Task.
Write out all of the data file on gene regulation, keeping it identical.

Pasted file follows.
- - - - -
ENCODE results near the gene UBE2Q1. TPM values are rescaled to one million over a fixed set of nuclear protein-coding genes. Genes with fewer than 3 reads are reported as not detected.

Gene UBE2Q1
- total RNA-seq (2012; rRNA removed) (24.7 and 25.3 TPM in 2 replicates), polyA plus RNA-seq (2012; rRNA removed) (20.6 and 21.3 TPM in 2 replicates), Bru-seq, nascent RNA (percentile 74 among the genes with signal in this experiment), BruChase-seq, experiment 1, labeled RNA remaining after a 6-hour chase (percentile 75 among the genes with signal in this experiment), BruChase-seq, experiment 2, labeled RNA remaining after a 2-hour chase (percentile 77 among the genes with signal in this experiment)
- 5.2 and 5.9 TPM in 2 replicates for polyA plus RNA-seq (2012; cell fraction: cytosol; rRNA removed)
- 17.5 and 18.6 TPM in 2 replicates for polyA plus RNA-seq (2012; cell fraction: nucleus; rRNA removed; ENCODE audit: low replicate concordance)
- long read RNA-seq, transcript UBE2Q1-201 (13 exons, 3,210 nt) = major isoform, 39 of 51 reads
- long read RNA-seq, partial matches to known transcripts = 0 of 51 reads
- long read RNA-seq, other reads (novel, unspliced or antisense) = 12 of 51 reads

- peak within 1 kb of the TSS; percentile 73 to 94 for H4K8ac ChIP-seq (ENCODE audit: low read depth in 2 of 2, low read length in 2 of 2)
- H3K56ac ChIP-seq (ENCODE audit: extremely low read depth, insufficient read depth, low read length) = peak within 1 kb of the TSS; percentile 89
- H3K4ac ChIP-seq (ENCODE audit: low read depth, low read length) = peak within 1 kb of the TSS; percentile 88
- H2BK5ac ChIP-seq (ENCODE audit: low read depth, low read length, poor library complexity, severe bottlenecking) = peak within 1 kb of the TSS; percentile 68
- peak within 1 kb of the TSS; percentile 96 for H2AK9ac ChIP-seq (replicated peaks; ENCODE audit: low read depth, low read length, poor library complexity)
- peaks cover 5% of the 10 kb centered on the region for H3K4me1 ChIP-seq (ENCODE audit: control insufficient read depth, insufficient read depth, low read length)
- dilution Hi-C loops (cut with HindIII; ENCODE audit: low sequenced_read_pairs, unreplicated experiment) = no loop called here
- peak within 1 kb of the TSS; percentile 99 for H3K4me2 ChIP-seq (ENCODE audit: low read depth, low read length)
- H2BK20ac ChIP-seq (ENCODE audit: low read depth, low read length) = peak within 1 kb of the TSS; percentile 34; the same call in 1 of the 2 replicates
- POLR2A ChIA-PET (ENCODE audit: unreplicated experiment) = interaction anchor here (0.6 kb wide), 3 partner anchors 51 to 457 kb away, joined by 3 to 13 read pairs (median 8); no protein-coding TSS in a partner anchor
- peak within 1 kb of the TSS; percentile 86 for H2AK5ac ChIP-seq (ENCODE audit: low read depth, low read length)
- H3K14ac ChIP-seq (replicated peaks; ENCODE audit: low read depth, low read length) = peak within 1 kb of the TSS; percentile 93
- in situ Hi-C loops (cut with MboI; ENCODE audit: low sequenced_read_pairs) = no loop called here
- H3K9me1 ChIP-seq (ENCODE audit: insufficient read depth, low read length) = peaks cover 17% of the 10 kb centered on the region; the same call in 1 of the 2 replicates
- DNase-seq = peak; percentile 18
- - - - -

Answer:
ENCODE results near the gene UBE2Q1. TPM values are rescaled to one million over a fixed set of nuclear protein-coding genes. Genes with fewer than 3 reads are reported as not detected.

Gene UBE2Q1
- total RNA-seq (2012; rRNA removed) (24.7 and 25.3 TPM in 2 replicates), polyA plus RNA-seq (2012; rRNA removed) (20.6 and 21.3 TPM in 2 replicates), Bru-seq, nascent RNA (percentile 74 among the genes with signal in this experiment), BruChase-seq, experiment 1, labeled RNA remaining after a 6-hour chase (percentile 75 among the genes with signal in this experiment), BruChase-seq, experiment 2, labeled RNA remaining after a 2-hour chase (percentile 77 among the genes with signal in this experiment)
- 5.2 and 5.9 TPM in 2 replicates for polyA plus RNA-seq (2012; cell fraction: cytosol; rRNA removed)
- 17.5 and 18.6 TPM in 2 replicates for polyA plus RNA-seq (2012; cell fraction: nucleus; rRNA removed; ENCODE audit: low replicate concordance)
- long read RNA-seq, transcript UBE2Q1-201 (13 exons, 3,210 nt) = major isoform, 39 of 51 reads
- long read RNA-seq, partial matches to known transcripts = 0 of 51 reads
- long read RNA-seq, other reads (novel, unspliced or antisense) = 12 of 51 reads

- peak within 1 kb of the TSS; percentile 73 to 94 for H4K8ac ChIP-seq (ENCODE audit: low read depth in 2 of 2, low read length in 2 of 2)
- H3K56ac ChIP-seq (ENCODE audit: extremely low read depth, insufficient read depth, low read length) = peak within 1 kb of the TSS; percentile 89
- H3K4ac ChIP-seq (ENCODE audit: low read depth, low read length) = peak within 1 kb of the TSS; percentile 88
- H2BK5ac ChIP-seq (ENCODE audit: low read depth, low read length, poor library complexity, severe bottlenecking) = peak within 1 kb of the TSS; percentile 68
- peak within 1 kb of the TSS; percentile 96 for H2AK9ac ChIP-seq (replicated peaks; ENCODE audit: low read depth, low read length, poor library complexity)
- peaks cover 5% of the 10 kb centered on the region for H3K4me1 ChIP-seq (ENCODE audit: control insufficient read depth, insufficient read depth, low read length)
- dilution Hi-C loops (cut with HindIII; ENCODE audit: low sequenced_read_pairs, unreplicated experiment) = no loop called here
- peak within 1 kb of the TSS; percentile 99 for H3K4me2 ChIP-seq (ENCODE audit: low read depth, low read length)
- H2BK20ac ChIP-seq (ENCODE audit: low read depth, low read length) = peak within 1 kb of the TSS; percentile 34; the same call in 1 of the 2 replicates
- POLR2A ChIA-PET (ENCODE audit: unreplicated experiment) = interaction anchor here (0.6 kb wide), 3 partner anchors 51 to 457 kb away, joined by 3 to 13 read pairs (median 8); no protein-coding TSS in a partner anchor
- peak within 1 kb of the TSS; percentile 86 for H2AK5ac ChIP-seq (ENCODE audit: low read depth, low read length)
- H3K14ac ChIP-seq (replicated peaks; ENCODE audit: low read depth, low read length) = peak within 1 kb of the TSS; percentile 93
- in situ Hi-C loops (cut with MboI; ENCODE audit: low sequenced_read_pairs) = no loop called here
- H3K9me1 ChIP-seq (ENCODE audit: insufficient read depth, low read length) = peaks cover 17% of the 10 kb centered on the region; the same call in 1 of the 2 replicates
- DNase-seq = peak; percentile 18